The fine line between patriotism and disrespect for the flag

Sheri Auclair, a Donald Trump delegate from Wayzata, has an American flag shawl she wanted to show off when she got to Cleveland. Perhaps you saw her picture in Saturday’s Star Tribune.

Now she’s got a national stage. Her picture was Monday’s iconic shot of the convention via the Associated Press on Monday.

Delegates react as some delegates call for a roll call vote on the adoption of the rules during the opening day of the Republican National Convention in Cleveland, Monday, July 18, 2016. (AP Photo/Mark J. Terrill)

Let’s check that U.S. Flag Code.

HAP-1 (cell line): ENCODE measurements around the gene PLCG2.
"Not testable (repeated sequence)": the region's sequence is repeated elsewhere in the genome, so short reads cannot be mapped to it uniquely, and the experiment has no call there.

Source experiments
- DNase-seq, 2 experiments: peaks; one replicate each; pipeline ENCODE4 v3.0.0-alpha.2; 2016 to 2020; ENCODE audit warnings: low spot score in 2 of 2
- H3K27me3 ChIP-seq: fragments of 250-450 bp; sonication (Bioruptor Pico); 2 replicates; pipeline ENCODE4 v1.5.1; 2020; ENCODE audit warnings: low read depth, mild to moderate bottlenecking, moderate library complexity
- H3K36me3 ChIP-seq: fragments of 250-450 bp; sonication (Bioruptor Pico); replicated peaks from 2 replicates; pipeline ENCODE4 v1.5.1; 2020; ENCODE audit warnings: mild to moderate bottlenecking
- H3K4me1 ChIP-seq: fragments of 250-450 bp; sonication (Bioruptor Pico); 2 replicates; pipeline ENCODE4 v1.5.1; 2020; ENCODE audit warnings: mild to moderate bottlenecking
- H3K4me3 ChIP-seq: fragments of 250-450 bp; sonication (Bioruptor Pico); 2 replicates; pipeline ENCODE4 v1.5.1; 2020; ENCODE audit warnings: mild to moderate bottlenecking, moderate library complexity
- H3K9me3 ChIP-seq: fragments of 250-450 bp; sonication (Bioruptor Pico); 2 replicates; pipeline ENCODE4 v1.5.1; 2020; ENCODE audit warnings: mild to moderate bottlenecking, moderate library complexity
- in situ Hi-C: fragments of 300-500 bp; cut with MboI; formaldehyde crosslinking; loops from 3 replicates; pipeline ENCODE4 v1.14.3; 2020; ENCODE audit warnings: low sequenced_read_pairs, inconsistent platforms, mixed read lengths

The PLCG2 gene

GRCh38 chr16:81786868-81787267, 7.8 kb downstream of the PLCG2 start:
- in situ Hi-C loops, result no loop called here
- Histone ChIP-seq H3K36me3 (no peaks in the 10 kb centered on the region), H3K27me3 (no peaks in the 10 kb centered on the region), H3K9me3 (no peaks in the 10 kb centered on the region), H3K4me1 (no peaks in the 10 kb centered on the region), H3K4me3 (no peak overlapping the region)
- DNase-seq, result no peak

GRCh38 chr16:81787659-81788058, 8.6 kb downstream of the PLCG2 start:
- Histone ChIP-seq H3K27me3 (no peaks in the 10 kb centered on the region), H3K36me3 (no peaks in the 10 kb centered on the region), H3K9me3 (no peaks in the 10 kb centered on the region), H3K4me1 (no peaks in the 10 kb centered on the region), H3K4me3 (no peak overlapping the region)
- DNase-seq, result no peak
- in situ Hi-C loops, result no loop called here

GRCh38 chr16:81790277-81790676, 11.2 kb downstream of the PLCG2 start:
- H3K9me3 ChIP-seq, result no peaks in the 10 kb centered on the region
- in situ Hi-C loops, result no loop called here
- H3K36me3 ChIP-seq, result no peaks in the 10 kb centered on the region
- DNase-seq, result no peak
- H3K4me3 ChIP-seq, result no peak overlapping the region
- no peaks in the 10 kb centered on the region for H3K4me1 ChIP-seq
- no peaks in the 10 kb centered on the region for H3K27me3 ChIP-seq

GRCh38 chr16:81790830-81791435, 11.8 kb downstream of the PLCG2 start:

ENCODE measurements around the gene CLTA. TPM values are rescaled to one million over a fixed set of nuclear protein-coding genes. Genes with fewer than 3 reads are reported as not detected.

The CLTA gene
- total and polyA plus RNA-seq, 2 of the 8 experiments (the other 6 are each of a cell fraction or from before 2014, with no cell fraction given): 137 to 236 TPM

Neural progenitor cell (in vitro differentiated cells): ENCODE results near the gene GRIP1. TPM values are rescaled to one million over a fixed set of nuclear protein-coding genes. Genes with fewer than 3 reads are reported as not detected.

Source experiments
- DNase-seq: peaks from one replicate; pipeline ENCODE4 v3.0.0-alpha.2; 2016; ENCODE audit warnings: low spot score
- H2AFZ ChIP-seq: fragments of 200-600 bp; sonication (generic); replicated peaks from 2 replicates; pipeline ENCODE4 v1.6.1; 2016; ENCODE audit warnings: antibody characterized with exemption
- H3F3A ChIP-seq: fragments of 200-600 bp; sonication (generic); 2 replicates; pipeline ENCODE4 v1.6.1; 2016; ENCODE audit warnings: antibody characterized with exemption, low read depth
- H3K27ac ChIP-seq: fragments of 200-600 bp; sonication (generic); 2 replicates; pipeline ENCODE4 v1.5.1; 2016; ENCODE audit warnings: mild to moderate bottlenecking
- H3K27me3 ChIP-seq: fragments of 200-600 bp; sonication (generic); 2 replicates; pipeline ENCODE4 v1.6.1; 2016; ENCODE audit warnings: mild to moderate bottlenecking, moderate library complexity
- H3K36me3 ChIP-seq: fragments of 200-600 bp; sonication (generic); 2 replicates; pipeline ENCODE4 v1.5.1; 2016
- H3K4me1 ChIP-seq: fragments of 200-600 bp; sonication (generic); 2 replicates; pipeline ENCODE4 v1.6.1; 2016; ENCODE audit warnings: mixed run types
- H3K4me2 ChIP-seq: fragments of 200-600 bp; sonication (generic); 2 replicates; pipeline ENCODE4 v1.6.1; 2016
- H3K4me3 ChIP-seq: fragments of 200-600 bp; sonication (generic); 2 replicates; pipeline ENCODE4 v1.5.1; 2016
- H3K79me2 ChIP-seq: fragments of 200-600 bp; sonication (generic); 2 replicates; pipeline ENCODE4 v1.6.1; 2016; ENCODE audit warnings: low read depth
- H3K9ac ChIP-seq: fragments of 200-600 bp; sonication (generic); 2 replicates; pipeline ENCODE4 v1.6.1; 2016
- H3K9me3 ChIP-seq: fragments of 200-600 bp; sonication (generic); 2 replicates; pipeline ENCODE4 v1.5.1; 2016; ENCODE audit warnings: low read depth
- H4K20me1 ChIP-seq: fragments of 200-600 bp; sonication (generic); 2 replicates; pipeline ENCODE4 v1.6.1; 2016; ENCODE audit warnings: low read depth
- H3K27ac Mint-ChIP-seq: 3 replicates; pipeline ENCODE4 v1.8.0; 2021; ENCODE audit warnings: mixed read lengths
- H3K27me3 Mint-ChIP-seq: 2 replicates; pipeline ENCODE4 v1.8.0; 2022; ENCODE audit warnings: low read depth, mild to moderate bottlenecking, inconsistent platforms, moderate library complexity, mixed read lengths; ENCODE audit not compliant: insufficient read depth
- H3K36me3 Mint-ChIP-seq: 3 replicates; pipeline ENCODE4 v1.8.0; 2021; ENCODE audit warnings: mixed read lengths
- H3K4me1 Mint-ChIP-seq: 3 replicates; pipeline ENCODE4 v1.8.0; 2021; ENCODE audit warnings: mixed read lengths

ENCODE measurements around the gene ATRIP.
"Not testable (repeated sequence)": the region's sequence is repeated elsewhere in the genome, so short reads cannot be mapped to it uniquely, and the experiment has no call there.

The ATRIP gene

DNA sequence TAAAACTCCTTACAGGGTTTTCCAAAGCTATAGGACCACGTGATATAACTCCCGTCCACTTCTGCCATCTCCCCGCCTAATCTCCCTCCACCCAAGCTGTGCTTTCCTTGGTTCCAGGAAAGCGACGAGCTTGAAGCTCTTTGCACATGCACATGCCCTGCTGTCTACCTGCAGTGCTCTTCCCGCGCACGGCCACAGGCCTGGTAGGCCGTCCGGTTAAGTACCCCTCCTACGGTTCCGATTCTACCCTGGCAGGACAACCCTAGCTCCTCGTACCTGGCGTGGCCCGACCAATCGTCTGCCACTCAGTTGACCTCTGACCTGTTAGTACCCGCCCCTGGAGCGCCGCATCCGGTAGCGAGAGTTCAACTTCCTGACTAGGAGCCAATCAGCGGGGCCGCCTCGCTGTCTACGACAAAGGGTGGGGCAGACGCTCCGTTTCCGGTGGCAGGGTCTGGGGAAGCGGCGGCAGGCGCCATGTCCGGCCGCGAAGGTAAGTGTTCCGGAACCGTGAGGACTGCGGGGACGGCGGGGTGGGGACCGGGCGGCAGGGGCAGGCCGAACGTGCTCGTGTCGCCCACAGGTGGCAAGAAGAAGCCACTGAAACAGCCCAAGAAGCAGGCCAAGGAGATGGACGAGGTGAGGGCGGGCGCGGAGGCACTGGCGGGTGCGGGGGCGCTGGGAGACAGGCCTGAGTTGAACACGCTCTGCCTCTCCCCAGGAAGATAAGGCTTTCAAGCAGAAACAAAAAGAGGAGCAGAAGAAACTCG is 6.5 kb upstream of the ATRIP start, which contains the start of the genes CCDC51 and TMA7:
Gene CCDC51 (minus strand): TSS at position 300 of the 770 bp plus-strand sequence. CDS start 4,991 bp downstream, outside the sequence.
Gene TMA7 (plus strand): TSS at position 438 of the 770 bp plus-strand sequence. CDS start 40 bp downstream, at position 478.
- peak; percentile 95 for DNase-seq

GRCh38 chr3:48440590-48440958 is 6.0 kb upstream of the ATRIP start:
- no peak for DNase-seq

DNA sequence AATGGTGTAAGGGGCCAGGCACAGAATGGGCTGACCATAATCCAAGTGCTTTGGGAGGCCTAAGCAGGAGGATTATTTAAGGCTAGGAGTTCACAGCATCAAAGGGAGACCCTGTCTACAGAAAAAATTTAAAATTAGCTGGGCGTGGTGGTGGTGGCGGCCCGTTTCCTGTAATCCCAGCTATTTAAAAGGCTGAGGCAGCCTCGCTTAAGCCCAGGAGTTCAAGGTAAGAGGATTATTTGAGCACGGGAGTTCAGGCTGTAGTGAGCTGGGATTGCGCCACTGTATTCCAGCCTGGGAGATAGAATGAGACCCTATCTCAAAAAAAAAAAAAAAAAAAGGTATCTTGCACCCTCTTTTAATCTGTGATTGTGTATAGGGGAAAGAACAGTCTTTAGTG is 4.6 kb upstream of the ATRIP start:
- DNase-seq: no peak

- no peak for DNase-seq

(d) The flag should never be used as wearing apparel, bedding, or drapery. It should never be festooned, drawn back, nor up, in folds, but always allowed to fall free.

In 2012, by the way, the Republican convention adopted a platform containing this:

The symbol of our constitutional unity, to which we all pledge allegiance, is the flag of the United States of America. By whatever legislative method is most feasible, Old Glory should be given legal protection against desecration. We condemn decisions by activist judges to deny children the opportunity to say the Pledge of Allegiance in its entirety, including “Under God,” in public schools and encourage States to promote the pledge. We condemn the actions of those who deny our children the means by which to show respect for our great country and the constitutional principles represented by our flag.

There is no similar provision in the platform adopted in Cleveland this afternoon, however.